OKLAHOMA CITY (AP) -- Construction on a planned $110 million American Indian Cultural Center will begin this fall, promoters said.
A consortium of tribes agreed to contribute $5 million needed to trigger pledged funding from Oklahoma City, the Oklahoma Legislature and Congress, said Tommy Thompson, director of the Native American Cultural and Educational Authority. The money from the tribes will pay for the first three years of payments for $33 million in state bond financing.
State bond oversight commissioners and the Capitol Improvement Authority approved the funding, allowing the authority to sell bonds this summer, Thompson said.
It also releases 300 acres of land Oklahoma City had planned for the center along the Oklahoma River and allow the authority to use at least $50 million already approved for usage on the first phase of construction on the center.
Thompson said a workshop is planned this month to begin the next design phase. He said the Oklahoma Centennial Commission would like the center to open in 2006, but a mid-2007 opening is more likely.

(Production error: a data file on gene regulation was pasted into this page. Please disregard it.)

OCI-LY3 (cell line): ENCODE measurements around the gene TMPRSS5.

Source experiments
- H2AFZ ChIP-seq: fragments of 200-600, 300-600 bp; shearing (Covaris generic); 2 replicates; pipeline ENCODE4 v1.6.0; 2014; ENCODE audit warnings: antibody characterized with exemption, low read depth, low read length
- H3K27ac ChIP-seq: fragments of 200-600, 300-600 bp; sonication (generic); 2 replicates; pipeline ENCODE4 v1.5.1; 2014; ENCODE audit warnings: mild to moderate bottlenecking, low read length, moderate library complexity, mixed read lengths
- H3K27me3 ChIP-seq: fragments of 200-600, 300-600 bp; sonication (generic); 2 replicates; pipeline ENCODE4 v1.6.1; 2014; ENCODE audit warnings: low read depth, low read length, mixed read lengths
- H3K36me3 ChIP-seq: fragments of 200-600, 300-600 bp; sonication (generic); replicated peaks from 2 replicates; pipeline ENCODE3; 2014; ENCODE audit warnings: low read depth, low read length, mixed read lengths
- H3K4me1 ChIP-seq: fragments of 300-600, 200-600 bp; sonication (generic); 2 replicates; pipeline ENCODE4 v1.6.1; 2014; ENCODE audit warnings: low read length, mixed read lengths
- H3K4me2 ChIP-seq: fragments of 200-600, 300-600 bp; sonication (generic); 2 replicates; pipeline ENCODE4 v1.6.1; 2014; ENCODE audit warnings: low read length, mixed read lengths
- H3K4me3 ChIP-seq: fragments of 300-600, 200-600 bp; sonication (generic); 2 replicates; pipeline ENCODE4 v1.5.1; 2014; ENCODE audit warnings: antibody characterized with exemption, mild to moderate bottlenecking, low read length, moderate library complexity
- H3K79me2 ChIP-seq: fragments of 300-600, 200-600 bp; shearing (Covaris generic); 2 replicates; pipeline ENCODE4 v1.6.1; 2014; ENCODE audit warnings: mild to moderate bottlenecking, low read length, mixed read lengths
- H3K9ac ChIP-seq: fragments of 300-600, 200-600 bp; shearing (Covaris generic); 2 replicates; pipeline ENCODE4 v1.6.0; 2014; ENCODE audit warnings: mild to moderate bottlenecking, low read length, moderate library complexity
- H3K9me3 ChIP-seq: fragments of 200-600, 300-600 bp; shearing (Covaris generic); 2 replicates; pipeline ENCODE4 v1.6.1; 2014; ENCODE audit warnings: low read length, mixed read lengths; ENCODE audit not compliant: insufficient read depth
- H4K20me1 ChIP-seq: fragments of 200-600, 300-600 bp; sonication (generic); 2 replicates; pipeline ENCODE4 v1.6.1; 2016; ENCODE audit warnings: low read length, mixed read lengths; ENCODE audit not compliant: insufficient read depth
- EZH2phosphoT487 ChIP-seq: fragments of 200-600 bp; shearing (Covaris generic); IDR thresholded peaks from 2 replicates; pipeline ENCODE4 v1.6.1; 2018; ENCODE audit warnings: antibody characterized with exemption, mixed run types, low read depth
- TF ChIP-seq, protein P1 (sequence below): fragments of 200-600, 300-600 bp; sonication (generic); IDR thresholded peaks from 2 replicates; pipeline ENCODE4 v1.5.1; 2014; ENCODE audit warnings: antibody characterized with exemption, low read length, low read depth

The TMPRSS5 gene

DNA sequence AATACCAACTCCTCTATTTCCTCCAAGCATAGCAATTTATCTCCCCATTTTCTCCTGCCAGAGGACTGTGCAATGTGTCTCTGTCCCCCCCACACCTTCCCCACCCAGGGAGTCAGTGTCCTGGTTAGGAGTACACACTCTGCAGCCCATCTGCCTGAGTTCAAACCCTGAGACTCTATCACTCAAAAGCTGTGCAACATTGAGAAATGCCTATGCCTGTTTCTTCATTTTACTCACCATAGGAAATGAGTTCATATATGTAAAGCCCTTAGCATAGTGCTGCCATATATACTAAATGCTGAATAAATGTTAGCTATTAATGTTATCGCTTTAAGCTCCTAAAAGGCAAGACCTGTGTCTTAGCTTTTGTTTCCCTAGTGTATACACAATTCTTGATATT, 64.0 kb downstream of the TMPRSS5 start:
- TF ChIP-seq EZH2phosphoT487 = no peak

Chickasaw Nation Gov. Bill Anoatubby, who heads the project, also led the effort to gain the needed contributions from other tribes.
"We have had excellent support from the tribes," Anoatubby said. "Tribal leaders recognize that this world-class facility will be a national and international destination point that will not only be a tremendous economic boon for the state, but will also provide a great venue to educate and inform visitors."
The concept for the center originated more than 20 years ago.
"This will be a destination point," Thompson said. "When people come to America, they want to see the Statue of Liberty, the nation's Capitol and then they want to see Indians.
"This will be the main attraction for Oklahoma for years to come."